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Weakened version of Michigan antievolution bill progresses


Michigan's House Bill 5251 passed the House Education Committee by a vote of 15-2 on June 28, 2006, according to a report [Link broken] in the Saginaw News (June 29, 2006). The bill originally called for the state board of education to revise the state science standards to ensure that students will be able to "(a) use the scientific method to critically evaluate scientific theories including, but not limited to, the theories of global warming and evolution [and] (b) Use relevant scientific data to assess the validity of those theories and to formulate arguments for or against those theories," but the references to global warming and evolution were reportedly removed in committee. HB 5251 now proceeds to the House for its second reading.

The primary sponsor of HB 5251, Representative John Moolenaar (R-District 98), denied that permitting the teaching of "intelligent design" was the point of the bill. Yet Moolenaar was a cosponsor of explicit antievolution legislation in Michigan in the previous (2003-2004) legislative session: HB 4946, which would have amended the state science standards to refer to "the theory that life is the result of the purposeful, intelligent design of a Creator," and HB 5005, which would have allowed the teaching of "the design hypothesis as an explanation for the origin and diversity of life" in public school science classes. These bills, as well as HB 5251, were denounced by the Michigan Science Teachers Association.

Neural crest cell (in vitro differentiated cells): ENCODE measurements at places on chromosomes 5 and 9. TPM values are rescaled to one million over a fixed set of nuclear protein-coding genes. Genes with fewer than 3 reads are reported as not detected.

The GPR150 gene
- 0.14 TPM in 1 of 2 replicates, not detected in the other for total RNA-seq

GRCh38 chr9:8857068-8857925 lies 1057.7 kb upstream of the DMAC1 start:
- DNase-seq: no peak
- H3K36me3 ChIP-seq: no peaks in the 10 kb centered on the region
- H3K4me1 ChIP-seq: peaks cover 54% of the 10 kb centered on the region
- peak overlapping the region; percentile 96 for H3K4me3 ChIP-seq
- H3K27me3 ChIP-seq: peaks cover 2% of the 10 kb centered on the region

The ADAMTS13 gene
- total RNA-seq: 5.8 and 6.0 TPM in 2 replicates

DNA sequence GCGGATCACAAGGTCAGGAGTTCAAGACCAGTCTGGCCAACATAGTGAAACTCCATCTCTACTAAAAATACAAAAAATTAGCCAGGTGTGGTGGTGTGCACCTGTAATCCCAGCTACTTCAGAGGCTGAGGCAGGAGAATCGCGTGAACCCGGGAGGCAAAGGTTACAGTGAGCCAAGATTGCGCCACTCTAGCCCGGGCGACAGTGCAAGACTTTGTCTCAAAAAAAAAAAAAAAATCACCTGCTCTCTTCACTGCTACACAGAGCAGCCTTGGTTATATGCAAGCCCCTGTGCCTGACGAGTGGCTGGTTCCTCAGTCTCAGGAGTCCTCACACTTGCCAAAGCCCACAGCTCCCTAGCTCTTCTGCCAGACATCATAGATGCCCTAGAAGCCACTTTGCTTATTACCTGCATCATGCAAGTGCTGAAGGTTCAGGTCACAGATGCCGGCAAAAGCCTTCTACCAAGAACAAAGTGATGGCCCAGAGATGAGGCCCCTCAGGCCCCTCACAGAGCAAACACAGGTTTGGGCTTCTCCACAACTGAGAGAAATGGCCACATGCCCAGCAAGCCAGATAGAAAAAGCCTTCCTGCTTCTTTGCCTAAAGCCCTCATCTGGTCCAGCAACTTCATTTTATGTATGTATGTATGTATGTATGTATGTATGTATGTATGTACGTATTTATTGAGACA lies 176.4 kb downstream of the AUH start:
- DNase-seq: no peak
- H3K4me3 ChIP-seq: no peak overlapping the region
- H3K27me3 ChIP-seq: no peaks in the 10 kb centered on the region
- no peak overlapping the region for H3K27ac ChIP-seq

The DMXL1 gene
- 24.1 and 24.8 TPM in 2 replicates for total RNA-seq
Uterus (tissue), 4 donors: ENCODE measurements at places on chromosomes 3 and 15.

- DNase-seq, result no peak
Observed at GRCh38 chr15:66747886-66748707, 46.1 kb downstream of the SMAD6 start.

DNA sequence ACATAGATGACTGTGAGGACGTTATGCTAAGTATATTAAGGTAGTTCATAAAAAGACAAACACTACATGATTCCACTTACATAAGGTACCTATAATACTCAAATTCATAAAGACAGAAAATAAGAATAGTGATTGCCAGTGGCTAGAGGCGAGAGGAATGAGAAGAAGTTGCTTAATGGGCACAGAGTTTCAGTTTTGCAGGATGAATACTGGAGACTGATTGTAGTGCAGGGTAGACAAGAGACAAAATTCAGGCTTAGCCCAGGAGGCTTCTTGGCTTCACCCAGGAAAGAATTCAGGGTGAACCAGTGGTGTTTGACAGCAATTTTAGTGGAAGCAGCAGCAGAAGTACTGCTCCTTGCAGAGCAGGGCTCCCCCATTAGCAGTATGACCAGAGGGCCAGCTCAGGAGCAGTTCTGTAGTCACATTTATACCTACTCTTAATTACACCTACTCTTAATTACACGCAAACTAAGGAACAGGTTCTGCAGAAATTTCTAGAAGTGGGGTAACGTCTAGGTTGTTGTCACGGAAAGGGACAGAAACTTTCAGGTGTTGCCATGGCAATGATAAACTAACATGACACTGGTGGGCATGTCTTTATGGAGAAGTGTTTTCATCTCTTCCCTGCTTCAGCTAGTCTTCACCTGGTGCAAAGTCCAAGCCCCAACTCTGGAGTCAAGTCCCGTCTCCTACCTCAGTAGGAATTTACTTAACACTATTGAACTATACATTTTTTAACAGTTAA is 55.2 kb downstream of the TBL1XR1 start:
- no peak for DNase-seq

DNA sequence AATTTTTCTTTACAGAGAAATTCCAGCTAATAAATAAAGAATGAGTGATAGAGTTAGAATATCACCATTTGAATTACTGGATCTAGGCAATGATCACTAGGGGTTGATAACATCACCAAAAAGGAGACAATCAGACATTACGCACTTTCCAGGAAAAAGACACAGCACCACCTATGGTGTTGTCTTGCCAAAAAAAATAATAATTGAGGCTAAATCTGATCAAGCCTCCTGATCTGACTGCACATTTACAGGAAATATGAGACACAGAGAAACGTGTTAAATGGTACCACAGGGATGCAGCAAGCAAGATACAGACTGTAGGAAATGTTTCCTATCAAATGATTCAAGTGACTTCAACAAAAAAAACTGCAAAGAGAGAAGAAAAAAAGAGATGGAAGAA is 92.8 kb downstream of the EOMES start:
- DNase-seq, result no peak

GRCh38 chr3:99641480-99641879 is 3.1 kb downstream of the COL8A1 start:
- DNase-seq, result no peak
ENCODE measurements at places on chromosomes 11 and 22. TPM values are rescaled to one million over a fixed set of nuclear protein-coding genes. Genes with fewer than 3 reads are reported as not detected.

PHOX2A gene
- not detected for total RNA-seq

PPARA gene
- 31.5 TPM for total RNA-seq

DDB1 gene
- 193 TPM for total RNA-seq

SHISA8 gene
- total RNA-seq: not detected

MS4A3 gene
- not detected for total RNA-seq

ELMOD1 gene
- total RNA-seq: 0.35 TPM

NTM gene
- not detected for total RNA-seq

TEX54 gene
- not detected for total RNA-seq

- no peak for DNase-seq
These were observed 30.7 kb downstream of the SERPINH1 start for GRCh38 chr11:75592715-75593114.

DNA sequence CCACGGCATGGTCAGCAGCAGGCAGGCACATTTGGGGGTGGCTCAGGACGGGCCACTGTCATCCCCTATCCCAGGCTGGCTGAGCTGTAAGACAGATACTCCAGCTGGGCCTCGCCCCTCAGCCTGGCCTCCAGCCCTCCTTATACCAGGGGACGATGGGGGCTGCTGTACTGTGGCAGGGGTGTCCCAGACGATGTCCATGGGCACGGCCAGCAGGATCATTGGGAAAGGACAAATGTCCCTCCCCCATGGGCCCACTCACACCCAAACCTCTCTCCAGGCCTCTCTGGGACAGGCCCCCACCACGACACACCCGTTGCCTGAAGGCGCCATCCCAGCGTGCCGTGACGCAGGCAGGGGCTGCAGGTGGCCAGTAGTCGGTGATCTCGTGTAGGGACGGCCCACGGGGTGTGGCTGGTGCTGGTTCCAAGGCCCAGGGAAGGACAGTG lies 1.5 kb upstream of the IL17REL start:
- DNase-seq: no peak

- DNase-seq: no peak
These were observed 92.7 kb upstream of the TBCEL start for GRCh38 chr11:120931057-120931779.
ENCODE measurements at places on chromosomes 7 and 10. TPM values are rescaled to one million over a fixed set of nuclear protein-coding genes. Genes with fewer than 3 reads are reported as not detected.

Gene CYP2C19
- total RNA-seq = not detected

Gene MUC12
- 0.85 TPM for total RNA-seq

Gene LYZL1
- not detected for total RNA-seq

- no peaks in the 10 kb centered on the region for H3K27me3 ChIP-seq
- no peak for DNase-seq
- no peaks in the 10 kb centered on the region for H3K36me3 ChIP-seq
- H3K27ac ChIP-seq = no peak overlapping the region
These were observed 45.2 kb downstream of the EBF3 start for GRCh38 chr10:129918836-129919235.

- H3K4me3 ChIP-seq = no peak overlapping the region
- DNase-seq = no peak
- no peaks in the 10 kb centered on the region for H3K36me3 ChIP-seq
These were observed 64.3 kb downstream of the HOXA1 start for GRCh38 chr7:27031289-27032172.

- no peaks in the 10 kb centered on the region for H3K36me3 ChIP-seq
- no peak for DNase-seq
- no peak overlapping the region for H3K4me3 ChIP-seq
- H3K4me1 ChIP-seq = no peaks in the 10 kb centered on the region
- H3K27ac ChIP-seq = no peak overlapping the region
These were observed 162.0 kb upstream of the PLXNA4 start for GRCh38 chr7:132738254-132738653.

There was concern that the bill, if enacted, would encourage a threatened lawsuit against the Gull Lake School District, which in June 2005 instructed two middle school science teachers who were using Of Pandas and People and other creationist material in their science classes to desist. That decision prompted the Thomas More Law Center, which subsequently unsuccessfully represented the defendants in Kitzmiller v. Dover, to threaten to sue. A lawyer for the school district said that the original version of HB 5251 "essentially would provide a legal basis for [the] Thomas More Center to follow through on the threat to sue for not teaching intelligent design," adding that the bill mirrored the "intelligent design" movement's "teach the controversy" slogan.